The only hotel I have been there is is Boryspil Hotel. There, the water, the hot water, electricity and food is just fine. (Apartments are another story) Are these commodities reliable in other hotels? If so or not so, what is there to do there with tourists other than a man looking for a date?
I'm not quite sure I understand the question ("what is there to do?"). Probably the simplest answer, is that in all my time in Kyiv, I never encountered a western family there just for sight-seeing.
It depends on who the tourists are, of course -- their background and interests. If they have any Ukrainian ancestry, then it could be especially interesting for them, and they might want to see if they could locate any relatives there. If they're interested generally in Russian/Soviet history and culture, Ukraine is a sort of gentle initiation, with a more European flavor (at least in Kyiv) than the cities of Russia.
I would say first, the best times are around May and September -- winter weather can sometimes be very cold, and sight-seeing is not so convenient or enjoyable. In recent years summers have had some intense heat waves.
Personally, I enjoy Kyiv very much. The "old city" (roughly, the area around Maidan Nezhaleznosti known to so many of us guys) has delightful architecture. Attractions include two botanic gardens, the war memorial, the Monastery of Caves (Pecherskaya Lavra), the Golden Gate (the only remnant from when Kyiv was a walled city), and a fascinating museum of Folk Architecture in parkland in the south of the city. In nice weather, there are plenty of boat rides on the Dnipro. There are fine (and reasonably priced) performances at the Opera House.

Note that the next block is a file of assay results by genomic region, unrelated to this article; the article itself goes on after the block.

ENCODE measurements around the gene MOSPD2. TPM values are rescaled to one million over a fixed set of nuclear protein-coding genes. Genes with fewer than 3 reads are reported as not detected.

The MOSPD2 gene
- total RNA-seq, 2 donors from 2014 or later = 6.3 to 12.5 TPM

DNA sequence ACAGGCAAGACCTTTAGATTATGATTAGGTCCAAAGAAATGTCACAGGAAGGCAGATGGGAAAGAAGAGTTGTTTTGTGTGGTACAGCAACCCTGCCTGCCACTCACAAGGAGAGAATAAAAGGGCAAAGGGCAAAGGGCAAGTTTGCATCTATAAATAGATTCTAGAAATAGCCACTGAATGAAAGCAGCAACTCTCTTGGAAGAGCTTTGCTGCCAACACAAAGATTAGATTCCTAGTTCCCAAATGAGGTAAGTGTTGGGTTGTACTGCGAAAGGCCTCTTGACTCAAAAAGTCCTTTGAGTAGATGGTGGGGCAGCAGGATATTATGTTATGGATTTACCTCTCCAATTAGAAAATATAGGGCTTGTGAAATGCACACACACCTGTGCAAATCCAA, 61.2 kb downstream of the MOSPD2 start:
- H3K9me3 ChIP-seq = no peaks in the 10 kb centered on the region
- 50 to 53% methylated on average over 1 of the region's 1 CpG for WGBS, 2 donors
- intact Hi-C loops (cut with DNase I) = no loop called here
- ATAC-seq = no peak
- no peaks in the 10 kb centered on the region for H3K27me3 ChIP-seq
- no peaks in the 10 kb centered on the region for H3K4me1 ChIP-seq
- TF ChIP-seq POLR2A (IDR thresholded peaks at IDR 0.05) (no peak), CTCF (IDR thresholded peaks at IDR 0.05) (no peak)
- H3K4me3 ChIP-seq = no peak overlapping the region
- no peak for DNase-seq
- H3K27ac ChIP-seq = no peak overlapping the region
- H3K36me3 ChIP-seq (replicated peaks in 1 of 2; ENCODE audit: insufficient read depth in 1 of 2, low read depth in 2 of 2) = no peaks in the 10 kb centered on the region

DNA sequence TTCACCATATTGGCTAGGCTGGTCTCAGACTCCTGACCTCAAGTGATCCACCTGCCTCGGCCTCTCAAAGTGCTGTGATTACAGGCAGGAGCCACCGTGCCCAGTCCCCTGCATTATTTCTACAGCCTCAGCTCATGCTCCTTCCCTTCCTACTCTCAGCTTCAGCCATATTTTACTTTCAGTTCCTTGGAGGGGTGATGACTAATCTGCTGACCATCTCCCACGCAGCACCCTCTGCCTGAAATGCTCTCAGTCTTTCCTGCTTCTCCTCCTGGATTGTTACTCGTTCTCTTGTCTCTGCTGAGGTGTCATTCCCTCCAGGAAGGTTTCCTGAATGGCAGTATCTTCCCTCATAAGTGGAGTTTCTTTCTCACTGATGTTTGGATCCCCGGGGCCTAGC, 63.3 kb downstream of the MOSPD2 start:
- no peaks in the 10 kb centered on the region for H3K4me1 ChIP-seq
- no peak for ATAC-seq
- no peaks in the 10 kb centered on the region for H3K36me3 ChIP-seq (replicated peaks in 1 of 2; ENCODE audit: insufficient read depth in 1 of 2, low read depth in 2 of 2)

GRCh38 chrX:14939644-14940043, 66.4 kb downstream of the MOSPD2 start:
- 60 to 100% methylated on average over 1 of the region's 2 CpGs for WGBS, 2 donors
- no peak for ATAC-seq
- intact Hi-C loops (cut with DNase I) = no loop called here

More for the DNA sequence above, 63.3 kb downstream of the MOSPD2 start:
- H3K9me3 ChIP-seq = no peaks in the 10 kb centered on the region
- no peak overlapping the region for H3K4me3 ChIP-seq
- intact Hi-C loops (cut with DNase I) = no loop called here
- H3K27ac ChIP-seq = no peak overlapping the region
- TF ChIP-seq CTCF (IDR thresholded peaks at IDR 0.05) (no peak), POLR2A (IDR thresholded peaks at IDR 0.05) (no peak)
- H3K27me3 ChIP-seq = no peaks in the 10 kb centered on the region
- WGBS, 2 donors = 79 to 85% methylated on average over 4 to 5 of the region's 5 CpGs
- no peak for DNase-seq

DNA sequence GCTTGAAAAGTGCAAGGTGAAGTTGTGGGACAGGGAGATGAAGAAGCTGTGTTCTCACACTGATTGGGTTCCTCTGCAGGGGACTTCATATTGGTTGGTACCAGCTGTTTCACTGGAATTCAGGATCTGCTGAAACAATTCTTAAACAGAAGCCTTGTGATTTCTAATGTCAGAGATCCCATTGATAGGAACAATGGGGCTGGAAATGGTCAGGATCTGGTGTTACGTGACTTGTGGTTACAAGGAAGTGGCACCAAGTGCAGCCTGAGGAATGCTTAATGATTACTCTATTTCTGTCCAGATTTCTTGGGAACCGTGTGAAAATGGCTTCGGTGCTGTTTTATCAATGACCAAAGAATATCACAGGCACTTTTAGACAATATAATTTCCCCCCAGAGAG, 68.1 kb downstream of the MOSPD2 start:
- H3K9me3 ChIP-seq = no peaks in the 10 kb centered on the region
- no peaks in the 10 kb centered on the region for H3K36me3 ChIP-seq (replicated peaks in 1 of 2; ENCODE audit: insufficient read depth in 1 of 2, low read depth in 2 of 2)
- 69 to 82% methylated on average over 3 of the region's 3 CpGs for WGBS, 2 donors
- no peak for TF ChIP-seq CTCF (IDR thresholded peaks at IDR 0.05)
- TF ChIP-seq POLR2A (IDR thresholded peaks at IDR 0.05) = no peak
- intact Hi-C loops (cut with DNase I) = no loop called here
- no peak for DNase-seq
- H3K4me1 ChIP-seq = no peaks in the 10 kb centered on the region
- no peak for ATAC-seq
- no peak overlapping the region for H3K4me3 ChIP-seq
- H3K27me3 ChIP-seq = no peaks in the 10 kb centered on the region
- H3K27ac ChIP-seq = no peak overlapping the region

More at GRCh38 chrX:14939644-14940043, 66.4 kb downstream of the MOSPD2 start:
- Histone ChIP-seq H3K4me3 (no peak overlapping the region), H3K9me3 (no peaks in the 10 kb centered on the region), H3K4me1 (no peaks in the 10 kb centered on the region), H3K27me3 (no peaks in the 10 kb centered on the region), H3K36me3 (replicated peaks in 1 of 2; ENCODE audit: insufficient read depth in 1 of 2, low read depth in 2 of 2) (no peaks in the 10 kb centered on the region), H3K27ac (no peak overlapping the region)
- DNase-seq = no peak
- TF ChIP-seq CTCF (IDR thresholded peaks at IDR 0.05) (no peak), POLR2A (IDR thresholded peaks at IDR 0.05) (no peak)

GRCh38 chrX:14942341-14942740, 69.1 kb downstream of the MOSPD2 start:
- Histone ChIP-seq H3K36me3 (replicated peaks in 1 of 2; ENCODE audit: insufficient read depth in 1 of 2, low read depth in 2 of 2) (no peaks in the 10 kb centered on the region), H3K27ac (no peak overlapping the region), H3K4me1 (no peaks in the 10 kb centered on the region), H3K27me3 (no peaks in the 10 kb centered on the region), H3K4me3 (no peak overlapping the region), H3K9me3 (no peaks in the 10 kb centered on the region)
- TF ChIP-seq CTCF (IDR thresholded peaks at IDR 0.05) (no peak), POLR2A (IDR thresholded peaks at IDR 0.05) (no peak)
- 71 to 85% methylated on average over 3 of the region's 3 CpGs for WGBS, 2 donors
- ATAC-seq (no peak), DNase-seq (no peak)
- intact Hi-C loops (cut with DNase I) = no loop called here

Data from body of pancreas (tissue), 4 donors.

For those wishing to delve deeper into some of the somber aspects of local history, there are memorials in Babi Yar (right in town), and if you take a tour of Chernobyl, you'll see how near the power station is to Kyiv.
Though it's hardly Kyiv, there's a gorgeous park (Sofiyivka) in Uman, a town south of the city. On a day of beautiful weather, it's well worth the long rides to see.
When you write "family," I don't have much of an idea what would be interesting for children -- in fine weather there are some very nice parks; the zoo is a pleasant place for people, with unfortunately a terrible history of taking care of its animals.
Though I haven't been, Crimea has a great reputation for beauty, including some rather magical-looking romantic buildings perched on cliffs above the black sea. And in the west, Lviv (also spelled Lvov) is supposed to be one of Europe's most beautiful cities.